Thu. Apr 25th, 2019

“What to the Slave is the Fourth of July?”

As Americans prepare to celebrate Independence Day this year, it is important to recognize the history behind the iconic holiday. 


Frederick Douglass, ca. 1879. George K. Warren. (National Archives Gift Collection) Exact Date Shot Unknown NARA FILE #: 200-FL-22 WAR & CONFLICT BOOK #: 113

As Americans prepare to celebrate Independence Day this year, it is important to recognize the history behind the iconic holiday.

The Atlantic published an outstanding piece yesterday titled, “When the Fourth of July Was a Black Holiday,” and we at Iron Triangle Press felt as though that is where our focus should be today, as well.

The man whose words comprise this article’s title was a dedicated abolitionist and former slave whose speech by the same title on July 5, 1852 still sounds down to us through history; Frederick Douglass, one of the nation’s most beloved reformers, was the first to point out the injustice of our country’s favorite holiday.

In his speech, Douglass uses the relationship that existed between Great Britain and the United States as a metaphor to explain the hardships faced by newly freed slaves in America.

“Oppression makes a wise man mad. Your fathers were wise men, and if they did not go mad, they became restive under this treatment. They felt themselves the victims of grievous wrongs, wholly incurable in their colonial capacity. With brave men there is always a remedy for oppression. Just here, the idea of a total separation of the colonies from the crown was born! It was a startling idea, much more so, than we, at this distance of time, regard it.”  — Douglass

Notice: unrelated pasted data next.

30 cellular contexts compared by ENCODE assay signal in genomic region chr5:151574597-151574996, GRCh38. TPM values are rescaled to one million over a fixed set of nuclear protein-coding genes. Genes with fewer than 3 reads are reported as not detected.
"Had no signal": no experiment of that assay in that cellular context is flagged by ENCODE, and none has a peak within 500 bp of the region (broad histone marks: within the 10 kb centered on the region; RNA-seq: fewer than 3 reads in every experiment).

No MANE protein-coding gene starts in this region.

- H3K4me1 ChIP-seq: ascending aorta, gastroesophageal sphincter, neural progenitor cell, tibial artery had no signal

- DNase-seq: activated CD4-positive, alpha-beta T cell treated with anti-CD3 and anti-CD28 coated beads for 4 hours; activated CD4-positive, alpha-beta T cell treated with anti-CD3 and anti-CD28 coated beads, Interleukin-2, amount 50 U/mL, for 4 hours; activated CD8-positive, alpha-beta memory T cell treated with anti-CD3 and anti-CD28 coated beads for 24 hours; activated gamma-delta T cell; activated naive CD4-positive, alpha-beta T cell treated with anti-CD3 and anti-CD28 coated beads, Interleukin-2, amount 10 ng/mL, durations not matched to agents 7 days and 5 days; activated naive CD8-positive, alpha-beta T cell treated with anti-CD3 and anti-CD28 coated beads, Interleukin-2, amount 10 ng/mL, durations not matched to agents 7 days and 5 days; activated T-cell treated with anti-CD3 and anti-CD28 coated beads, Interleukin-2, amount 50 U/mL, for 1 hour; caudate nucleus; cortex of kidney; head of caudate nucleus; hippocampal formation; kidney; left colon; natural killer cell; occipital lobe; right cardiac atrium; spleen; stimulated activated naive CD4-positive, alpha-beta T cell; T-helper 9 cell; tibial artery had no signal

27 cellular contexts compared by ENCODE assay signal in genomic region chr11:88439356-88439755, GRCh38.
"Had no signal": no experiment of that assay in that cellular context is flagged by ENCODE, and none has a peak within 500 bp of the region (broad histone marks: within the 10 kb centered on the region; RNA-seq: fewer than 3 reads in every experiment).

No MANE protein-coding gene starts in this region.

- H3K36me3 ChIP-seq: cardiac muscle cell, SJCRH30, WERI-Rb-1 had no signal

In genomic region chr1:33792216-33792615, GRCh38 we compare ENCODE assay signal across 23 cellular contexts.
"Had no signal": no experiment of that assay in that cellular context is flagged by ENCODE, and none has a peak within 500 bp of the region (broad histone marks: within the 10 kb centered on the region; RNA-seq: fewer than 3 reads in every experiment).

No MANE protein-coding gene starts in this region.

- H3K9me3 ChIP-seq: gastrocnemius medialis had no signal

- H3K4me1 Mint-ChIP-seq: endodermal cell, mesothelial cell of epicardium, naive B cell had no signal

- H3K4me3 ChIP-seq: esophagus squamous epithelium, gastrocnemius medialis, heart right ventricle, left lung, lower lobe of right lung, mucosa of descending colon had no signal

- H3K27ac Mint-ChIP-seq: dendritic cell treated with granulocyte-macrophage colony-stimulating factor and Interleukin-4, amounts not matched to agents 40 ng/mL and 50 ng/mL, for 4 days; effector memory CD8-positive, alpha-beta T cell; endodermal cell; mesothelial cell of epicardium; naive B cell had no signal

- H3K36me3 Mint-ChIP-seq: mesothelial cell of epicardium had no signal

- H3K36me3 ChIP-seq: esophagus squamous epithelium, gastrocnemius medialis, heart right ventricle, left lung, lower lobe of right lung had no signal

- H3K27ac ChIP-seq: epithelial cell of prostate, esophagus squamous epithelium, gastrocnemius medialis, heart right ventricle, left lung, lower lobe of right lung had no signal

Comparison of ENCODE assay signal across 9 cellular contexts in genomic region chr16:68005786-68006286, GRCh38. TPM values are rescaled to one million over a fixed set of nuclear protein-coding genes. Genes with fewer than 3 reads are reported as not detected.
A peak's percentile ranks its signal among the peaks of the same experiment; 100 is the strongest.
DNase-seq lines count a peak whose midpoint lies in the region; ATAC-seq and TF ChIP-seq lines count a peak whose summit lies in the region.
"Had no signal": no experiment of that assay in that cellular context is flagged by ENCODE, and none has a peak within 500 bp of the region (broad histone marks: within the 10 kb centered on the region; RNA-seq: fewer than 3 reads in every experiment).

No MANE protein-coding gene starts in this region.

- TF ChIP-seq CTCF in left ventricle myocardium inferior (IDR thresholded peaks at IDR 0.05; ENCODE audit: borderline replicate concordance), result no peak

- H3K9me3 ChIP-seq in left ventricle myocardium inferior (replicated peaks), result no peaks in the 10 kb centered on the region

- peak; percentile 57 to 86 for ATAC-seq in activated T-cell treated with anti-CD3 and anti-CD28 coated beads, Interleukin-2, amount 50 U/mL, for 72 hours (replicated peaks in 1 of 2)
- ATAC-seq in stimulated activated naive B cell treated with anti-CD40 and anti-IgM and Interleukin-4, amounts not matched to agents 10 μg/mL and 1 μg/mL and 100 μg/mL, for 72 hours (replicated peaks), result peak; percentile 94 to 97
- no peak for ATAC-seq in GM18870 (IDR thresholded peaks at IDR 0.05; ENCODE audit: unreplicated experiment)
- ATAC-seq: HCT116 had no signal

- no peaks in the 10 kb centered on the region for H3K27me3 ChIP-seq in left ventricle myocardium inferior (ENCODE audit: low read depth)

Although Douglass includes himself as an American citizen (he addresses the crowd as “fellow-citizens”), he also keeps himself at a linguistic arm’s length by constantly using the general “you” and “your” instead of the inclusive “we” and “our.”

“Citizens, your fathers made good that resolution. They succeeded; and to-day you reap the fruits of their success. The freedom gained is yours; and you, therefore, may properly celebrate this anniversary. The 4th of July is the first great fact in your nation’s history — the very ring-bolt in the chain of your yet undeveloped destiny.”  — Douglass

It seems like a nit-picky detail only an English major would care about (spoiler alert…), but it’s actually an ingenious method of communicating the societal segregation Douglass would have experienced on a daily basis.

His whole speech is formatted as a story — a story about the plucky Americans taking up arms against the tyrannical government of the Brits and winning their freedom.

“They were peace men; but they preferred revolution to peaceful submission to bondage. They were quiet men; but they did not shrink from agitating against oppression. They showed forbearance; but that they knew its limits. They believed in order; but not in the order of tyranny. With them, nothing was “settled” that was not right. With them, justice, liberty and humanity were “final;” not slavery and oppression. You may well cherish the memory of such men. They were great in their day and generation.”  — Douglass

It’s exciting, it’s compelling, and in 1852 the memory of British colonial rule would still have been relatively fresh for people — it would have been personal.

His praise of American culture and the founding fathers would have endeared him to the crowd, making the turning point in his speech all the more climactic and impactful.